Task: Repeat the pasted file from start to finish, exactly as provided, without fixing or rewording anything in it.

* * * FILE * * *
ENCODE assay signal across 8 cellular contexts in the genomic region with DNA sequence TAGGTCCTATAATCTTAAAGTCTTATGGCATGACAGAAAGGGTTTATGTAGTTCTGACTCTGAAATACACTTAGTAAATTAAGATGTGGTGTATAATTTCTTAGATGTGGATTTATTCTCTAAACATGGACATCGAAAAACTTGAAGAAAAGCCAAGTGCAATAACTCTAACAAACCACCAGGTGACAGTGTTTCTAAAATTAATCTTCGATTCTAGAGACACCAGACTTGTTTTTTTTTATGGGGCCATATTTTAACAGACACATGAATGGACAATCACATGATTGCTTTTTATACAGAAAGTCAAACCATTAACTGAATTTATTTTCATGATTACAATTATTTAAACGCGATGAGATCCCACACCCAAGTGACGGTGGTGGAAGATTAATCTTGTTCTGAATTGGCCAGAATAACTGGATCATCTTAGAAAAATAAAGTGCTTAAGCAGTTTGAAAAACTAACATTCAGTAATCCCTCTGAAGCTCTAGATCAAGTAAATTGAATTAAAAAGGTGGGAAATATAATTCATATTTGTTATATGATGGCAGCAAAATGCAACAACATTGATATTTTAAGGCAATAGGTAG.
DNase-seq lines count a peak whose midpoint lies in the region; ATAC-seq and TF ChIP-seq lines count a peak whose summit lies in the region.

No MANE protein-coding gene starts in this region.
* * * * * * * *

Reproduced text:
ENCODE assay signal across 8 cellular contexts in the genomic region with DNA sequence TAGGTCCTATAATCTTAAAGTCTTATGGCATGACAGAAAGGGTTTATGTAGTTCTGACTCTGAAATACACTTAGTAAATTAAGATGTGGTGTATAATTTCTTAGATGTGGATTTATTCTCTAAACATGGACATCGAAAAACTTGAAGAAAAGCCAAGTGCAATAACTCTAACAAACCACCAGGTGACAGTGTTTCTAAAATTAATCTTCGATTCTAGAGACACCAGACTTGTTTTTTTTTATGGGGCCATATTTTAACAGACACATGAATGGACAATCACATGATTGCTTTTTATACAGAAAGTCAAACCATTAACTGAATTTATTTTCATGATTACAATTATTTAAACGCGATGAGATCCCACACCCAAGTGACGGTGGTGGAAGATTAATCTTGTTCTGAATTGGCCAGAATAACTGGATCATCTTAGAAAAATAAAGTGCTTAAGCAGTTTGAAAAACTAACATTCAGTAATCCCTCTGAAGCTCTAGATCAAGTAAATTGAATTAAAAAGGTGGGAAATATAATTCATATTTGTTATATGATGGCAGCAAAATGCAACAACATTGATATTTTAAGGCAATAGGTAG.
DNase-seq lines count a peak whose midpoint lies in the region; ATAC-seq and TF ChIP-seq lines count a peak whose summit lies in the region.

No MANE protein-coding gene starts in this region.